Wednesday, November 10, 2010

Parashat Vayetze. Which Yeshiva did Yaakov attend?

Our parsha opens with Yaakov's travels to Haran. For the reader of peshat, the notable event interrupting his journey is the dream at Beit-El, otherwise his journey would seem smooth and relatively uneventful. But Rashi, suggests a rather that his journey to Haran was extended by 14 years:

וישכב במקום ההוא - לשון מיעוט באותו מקום שכב, אבל ארבע עשרה שנים ששמש בבית עבר לא שכב בלילה, שהיה עוסק בתורה: רש"י בראשית פרק כח

In other words, Yaakov had spent 14 years in the "House of Ever" learning Torah. Rashi is drawing upon a Midrashic tradition that there was a Yeshivat שם ועבר, an institution in which the Avot (and, it would seem, their contemporaries) would study "Torah."[1]

And this is fascinating. What did they study in Yeshivat Shem V'Ever? Why does Yaakov need to spend 14 years there? - After all, did he not have the best education at home? He would have studied with Avraham and Yitzchak!

Let us articulate a few reflections upon this Midrashic tradition:

Of course, homiletically, the Midrash seeks to view the Avot engaged in a classic religious act – sitting in the Beit Hamidrash over a Gemara and learning Rashi and Tosefot! However if we can be less literal about this Midrash, we may suggest the following.

1. Even if a person has a solid religious tradition from home, as a young person seeks to build his own independent life (Yaakov is leaving home and setting up his own family) he needs to develop an independent, personal religious direction. And that involves seeking other teachers, alternative spiritual models. We can build upon our parents' Judaism but it isn't sufficient. We need to move away, to reexamine and to reconstruct our own personal Judaism on our terms. This needs to be done by studying and experiencing fresh and different religious environments.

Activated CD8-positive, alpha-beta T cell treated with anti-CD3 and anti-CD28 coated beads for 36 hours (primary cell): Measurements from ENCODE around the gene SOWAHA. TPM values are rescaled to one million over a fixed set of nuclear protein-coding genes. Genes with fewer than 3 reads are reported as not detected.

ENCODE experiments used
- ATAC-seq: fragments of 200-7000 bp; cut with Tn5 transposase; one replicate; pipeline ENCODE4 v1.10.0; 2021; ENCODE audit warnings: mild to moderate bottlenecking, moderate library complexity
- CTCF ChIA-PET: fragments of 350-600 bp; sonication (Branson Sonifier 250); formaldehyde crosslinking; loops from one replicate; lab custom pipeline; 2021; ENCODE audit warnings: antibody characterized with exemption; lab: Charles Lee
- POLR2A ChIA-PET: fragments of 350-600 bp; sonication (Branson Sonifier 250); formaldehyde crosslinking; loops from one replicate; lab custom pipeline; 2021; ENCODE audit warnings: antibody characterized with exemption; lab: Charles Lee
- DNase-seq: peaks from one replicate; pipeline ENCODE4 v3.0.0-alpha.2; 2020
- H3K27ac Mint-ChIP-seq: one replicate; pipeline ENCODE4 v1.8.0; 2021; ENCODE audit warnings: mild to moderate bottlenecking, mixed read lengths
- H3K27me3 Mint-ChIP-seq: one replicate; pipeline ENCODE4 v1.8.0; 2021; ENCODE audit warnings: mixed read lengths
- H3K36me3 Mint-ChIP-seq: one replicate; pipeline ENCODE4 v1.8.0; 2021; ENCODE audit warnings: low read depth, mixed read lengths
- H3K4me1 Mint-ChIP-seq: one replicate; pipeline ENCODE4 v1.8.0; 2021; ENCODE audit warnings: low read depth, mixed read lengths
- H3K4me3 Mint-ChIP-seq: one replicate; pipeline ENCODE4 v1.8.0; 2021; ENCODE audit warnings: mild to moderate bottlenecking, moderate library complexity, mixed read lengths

2. It is fascinating that there seems to be a Torah of the Avot, and then a Torah of Shem V'Ever which quite evidently represents a non-Jewish, universal monotheistic moral tradition. It is challenging to contemplate the thought that Yitzchak would need to study at this institute of universal wisdom. Does this mean that our parochial Judaism does not suffice as a preparation for the outside world? Or maybe along with our Judaism, we need to study other wisdom? Or was Yaakov – on the way to Mesopotamia – seeking to ally himself with local monotheists? Or possibly, in seeking a better preparation to confront the local challenges of Haran, he needed to study with people who had already contemplated and grappled with the local philosophies, and Yaakov needed their guidance.
Much to think about...
Shabbat Shalom

[1] Rashi's source is the Midrash in BR 68:11, (a tradition also mentioned by Seder Olam). For other references to Yeshivat Shem VaEver, see BR 52:11, 56:11 that Yitzchak studied there after the Akeida, 63:6 that Rivka consulted with Shem about her pregnancy, 63:10 that Yaakov studied there, 84:8, Shir Hashirim Rabba 6/6.


Daniel Yolkut said...

R' Yaakov Kaminetsky develops a somewhat similar approach in Emes l'Yaakov.

Alex Israel said...

ברוך שכוונתי לדעת גדולים